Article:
The plant in question, an East Asian native, is Codonopsis lanceolata (and don’t ask me how I even remember such trivia, when more days than not I can’t remember what tool I was going to get by the time I stand up to walk toward the barn). C. lanceolata, the bonnet bellflower is (no surprise) a Campanula relative.
Though virtually nobody in these parts grows it, you can: Asiatica Nursery sold it, and Digging Dog has its blue-flowered cousin, C. clematidea. As the species name of the latter seems to imply, grow Codonopsis like Clematis: up and over trellises or shrubbery, where their feet will be in shade and their heads in the sun.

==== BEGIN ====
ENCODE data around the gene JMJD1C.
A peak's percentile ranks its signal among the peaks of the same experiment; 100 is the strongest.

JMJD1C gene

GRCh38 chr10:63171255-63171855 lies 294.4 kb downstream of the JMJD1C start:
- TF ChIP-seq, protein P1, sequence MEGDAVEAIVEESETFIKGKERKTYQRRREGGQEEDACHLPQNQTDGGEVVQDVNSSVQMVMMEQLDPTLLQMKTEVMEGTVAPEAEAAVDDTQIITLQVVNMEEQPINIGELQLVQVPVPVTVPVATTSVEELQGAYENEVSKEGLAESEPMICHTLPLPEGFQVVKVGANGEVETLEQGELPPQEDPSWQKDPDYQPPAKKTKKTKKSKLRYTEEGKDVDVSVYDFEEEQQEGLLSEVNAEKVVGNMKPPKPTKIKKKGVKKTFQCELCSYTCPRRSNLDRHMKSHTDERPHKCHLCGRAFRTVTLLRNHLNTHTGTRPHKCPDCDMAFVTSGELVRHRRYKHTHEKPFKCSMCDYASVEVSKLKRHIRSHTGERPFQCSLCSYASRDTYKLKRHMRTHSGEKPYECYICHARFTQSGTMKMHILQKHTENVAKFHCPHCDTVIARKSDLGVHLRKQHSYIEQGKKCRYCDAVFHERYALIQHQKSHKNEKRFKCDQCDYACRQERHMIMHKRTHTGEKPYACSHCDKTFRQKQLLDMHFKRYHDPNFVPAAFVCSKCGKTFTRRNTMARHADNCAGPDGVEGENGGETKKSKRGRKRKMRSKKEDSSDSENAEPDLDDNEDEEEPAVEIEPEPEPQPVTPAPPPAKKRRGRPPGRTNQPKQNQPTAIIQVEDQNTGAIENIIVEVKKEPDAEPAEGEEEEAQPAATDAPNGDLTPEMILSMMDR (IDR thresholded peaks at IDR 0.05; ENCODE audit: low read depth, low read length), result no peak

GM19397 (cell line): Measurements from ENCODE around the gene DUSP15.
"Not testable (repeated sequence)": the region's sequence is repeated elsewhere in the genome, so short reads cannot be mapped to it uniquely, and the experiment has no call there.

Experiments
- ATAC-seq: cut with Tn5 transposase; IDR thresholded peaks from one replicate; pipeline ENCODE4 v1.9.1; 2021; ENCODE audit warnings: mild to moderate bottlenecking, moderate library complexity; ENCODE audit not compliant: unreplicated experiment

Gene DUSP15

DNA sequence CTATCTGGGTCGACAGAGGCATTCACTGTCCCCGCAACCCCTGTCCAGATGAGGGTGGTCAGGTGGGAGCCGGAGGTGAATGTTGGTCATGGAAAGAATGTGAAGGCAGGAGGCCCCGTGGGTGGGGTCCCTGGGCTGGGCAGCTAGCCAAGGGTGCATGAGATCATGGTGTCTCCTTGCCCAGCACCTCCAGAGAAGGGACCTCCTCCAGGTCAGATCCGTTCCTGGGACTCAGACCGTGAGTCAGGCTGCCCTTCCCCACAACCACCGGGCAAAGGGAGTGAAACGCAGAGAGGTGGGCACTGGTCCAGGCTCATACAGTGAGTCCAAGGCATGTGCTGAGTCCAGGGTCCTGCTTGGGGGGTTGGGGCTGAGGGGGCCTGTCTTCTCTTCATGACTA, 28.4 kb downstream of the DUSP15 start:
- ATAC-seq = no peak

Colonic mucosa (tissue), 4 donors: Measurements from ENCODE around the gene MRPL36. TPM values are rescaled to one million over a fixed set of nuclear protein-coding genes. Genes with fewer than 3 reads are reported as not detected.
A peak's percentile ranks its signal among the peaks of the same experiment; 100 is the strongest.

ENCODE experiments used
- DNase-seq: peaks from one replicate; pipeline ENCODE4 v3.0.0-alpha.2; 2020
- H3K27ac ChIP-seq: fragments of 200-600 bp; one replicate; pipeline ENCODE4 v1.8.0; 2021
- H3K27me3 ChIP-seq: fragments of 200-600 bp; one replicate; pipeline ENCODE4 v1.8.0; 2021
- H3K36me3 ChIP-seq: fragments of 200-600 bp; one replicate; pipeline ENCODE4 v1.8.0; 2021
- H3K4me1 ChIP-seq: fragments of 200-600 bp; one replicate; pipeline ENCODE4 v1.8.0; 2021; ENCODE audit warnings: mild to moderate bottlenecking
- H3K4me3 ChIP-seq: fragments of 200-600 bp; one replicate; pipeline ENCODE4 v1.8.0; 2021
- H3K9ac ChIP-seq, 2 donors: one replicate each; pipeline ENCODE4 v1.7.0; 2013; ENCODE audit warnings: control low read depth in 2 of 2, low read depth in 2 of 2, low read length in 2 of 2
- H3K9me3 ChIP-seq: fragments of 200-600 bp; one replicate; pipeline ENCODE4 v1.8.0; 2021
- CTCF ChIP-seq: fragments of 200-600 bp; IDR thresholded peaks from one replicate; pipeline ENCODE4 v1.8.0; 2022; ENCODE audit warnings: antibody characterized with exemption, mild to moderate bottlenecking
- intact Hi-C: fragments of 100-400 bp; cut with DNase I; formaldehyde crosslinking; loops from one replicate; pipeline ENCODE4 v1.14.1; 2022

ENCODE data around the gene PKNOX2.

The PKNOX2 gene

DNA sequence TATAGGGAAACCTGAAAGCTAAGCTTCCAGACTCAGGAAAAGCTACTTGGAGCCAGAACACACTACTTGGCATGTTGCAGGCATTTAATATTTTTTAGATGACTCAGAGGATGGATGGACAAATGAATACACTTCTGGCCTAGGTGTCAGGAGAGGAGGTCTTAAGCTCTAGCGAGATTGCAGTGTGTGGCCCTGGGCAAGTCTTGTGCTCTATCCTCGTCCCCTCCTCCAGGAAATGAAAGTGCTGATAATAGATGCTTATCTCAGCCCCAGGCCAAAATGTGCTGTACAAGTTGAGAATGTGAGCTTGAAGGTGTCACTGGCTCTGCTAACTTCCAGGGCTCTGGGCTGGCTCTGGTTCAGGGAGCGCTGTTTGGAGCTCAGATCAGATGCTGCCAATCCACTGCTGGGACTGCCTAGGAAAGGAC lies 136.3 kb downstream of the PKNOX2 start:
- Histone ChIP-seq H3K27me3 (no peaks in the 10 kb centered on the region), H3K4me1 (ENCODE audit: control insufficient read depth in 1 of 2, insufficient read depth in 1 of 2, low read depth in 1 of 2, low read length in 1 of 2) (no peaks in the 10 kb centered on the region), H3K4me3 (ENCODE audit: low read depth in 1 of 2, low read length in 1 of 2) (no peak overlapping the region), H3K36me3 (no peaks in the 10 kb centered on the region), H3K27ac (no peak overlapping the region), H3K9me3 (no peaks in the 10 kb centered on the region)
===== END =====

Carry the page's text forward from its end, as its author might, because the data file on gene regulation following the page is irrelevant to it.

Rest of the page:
One person who definitely does grow them, and in a big way, is Paul Kneebone in England, who has created a whole website in their honor. Other enthusiasts include growers who produce the ingredients for traditional Chinese medicine, since C. lanceolata is apparently also known as “poor man’s ginseng,” and its roots used in similar ways, though it is much milder.
Decide you don’t like it after all? Dig it up, then season and broil the roots Korean-style according to the recipe on this page (which also tells the medicinal uses).